As Australians, we enjoy a right to freedom of speech that can sometimes be to the detriment of others. At Shine Lawyers we understand that there can be negative and far-reaching consequences for your professional and personal reputation as a result. That’s why we have a team dedicated to simplifying defamation law and helping you achieve an appropriate solution.
What is defamation?
If a person is subject to slanderous or libellous comments that damage their good reputation, then there may be a case for defamation. Examples of this could be accusations that you've committed a crime, have a disease, that you're a fraud or even something that ridicules you.
Libel is considered as written or published defamatory statements, whereas slander is verbal or oral defamatory statements. Both require evidence that others have seen these statements, comments or actions.
Find out more about defamation law and how Shine Lawyers' defamation practice can work for you in the video below.
What are the requirements to make a defamation law claim?
To establish a claim for defamation, you must be able to prove all of the following:
- Publication - the information considered by you to be defamatory must be communicated to others; this can be verbally, in writing, by gesture or through pictures.
- Identification - the information must identify you. Your name need not be specifically mentioned, but it has to be sufficient to allow someone to infer it as referring to you.
- Defamatory matter - the information must contain defamatory material, regardless of whether it was published intentionally or not.
A lawyer can help you with this and go through the requirements with you.
At Shine Lawyers we have a team of experts in defamation law, who can assist in determining if you have a case and how to progress. If you believe that you have been subject to defamation, please get in touch using the forms below or via phone.
Common questions about Defamation Law
To establish a claim for defamation, you must be able to prove:
- Publication – the information considered by you to be defamatory must be communicated to others; this can be verbally, in writing, by gesture or through pictures.
- Identification – the information must identify you. Your name need not be specifically mentioned, but it has to be sufficient to allow someone to infer it as referring to you.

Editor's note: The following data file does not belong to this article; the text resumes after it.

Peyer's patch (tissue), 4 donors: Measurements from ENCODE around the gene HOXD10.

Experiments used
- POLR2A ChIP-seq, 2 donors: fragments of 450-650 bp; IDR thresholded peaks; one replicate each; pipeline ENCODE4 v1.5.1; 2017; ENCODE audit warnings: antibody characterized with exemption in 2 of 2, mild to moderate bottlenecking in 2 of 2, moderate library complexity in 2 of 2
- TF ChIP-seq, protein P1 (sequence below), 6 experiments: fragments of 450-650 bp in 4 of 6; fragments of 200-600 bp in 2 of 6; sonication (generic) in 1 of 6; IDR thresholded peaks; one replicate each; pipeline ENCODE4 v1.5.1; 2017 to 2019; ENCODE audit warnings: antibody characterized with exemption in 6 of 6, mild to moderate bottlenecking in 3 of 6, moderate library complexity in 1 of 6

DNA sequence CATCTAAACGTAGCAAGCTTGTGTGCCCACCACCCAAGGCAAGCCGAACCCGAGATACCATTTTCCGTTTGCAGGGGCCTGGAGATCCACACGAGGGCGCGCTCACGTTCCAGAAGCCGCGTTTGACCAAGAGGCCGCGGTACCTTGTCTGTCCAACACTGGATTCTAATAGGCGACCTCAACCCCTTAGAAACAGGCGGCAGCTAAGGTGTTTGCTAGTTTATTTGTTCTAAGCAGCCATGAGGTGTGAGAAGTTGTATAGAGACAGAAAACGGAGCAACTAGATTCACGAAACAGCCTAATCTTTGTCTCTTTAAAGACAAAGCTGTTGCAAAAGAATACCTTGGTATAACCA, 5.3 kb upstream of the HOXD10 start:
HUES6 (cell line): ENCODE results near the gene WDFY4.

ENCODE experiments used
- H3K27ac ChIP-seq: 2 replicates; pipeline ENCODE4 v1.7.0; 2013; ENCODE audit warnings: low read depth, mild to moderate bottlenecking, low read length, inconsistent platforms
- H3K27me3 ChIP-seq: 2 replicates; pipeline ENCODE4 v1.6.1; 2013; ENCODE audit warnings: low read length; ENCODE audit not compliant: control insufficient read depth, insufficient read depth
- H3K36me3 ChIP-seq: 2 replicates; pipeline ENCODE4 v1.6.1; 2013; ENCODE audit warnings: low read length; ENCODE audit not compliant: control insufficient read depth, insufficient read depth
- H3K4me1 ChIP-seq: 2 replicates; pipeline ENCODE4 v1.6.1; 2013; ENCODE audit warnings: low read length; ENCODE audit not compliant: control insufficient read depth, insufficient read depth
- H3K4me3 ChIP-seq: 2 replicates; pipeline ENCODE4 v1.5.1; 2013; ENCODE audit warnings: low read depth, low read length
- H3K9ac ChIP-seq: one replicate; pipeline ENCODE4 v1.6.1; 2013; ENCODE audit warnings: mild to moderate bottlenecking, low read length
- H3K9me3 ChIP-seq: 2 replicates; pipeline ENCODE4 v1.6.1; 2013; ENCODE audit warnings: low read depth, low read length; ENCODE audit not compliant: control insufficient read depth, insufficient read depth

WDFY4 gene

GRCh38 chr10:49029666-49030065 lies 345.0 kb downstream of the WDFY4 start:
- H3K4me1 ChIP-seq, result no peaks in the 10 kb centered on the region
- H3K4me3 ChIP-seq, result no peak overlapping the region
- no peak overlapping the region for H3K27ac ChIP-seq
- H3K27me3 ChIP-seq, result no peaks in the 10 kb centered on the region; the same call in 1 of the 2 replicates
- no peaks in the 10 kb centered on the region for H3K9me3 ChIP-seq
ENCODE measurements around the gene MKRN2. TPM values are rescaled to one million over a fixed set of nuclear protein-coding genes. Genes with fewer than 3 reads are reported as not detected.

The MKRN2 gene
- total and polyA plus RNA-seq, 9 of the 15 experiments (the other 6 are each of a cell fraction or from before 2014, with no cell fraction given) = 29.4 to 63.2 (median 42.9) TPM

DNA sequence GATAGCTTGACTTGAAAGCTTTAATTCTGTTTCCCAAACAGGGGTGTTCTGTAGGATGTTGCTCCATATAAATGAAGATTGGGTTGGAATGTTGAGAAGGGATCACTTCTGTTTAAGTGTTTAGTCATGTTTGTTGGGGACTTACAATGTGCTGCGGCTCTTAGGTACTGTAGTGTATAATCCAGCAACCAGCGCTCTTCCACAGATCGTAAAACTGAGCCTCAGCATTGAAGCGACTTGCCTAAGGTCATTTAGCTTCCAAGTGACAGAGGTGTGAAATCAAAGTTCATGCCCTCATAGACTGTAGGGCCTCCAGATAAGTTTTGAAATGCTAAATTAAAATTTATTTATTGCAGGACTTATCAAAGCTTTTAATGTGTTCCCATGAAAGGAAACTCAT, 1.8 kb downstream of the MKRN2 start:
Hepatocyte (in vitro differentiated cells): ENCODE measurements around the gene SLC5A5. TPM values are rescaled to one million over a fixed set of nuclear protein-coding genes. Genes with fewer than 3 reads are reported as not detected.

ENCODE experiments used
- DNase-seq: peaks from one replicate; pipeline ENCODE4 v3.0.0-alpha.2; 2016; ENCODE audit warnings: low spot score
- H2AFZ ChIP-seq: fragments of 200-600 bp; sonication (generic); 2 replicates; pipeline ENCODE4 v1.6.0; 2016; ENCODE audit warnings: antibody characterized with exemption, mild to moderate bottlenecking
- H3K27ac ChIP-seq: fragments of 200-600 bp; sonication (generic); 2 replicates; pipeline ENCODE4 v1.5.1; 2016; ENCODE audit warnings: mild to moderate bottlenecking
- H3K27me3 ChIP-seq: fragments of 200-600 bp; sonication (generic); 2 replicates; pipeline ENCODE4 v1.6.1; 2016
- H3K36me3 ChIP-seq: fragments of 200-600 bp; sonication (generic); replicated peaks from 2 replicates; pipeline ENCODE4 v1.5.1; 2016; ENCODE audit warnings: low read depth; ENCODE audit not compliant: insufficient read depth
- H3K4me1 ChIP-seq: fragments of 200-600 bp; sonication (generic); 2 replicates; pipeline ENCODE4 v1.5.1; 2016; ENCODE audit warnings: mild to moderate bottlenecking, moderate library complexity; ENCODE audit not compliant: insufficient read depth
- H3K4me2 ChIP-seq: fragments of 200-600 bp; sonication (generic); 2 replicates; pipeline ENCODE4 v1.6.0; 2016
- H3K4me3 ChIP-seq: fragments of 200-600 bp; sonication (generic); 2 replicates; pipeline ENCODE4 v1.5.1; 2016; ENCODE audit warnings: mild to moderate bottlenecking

- Defamatory matter – the information must contain defamatory material, regardless of whether it was published intentionally or not.
Your lawyer can help you with this and go through the requirements with you.
Shine Lawyers are experts when it comes to giving you practical legal advice about your particular situation. Since the Defamation Act 2005 (Qld) came into effect, defamation actions after that date must be brought within one year of the defamatory material being published. Time is therefore of the essence and you will need to act fast to prevent further damage to your reputation. There is a lot of grey area in the field of defamation law, so it is in your best interests to have an experienced team of defamation lawyers acting on your behalf.
Time is of the essence when it comes to defamation actions. After certain time periods you may not be able to lodge a claim. For material published after 1 January 2006, your claim must be bought within one year from the date of its publication.
Our team can make an assessment of your situation to determine what options are available to you. Provided you have a valid claim, the first step is to issue a Concerns Notice to the party alleged to have defamed you. This sets out the grounds of why you believe they have defamed you. The publisher of that material then has 28 days to issue an Offer to Make Amends in order to settle the matter. If they don’t make an Offer to Make Amends we can commence legal proceedings on your behalf. Most defamation claims are resolved quickly without the need to commence legal proceedings.
Shine Lawyers can immediately institute proceedings seeking an injunction to prevent the publication of the alleged defamatory material. Time is a critical factor and can help prevent damage to your reputation.
Compensation is not the only option. The party alleged to have defamed you can make an Offer to Make Amends which can include, but is not limited to:
- A written apology;
- Retraction of defamatory imputations;
- A letter stating each imputation published is untrue;
- Publication of a correction; or
- A promise not to publish defamatory imputations in the future.
Defamation proceedings can be costly and most claims can be settled without needing to go through the courts. That’s why we’re offering to run your defamation claim on a fixed fee basis to provide you more certainty. This service includes:
- An initial consultation with a member of our team;
- The issuing of a Concerns Notice to the party suspected of defaming you;
- All costs associated with participating in negotiations.
Defamatory material can be in writing, by gesture or through pictures. With claims for defamation, it is particularly important that you are able to provide us with the exact words spoken or written, gestures or pictures used.
- If verbal words were spoken, try to make a note of the precise comment/s word for word as well as the surrounding circumstances (who said it, who heard it, where it was made, when it was made).
- If the defamatory material appears in written form, try to obtain a copy of it so that we can understand the context in which it was published.
Gather any and all material you can and we can help you with the rest.
Shine Lawyers have offices in the following locations.
New South Wales
- Gold Coast
- Hervey Bay
- North Lakes
- Stones Corner
- Sunshine Coast
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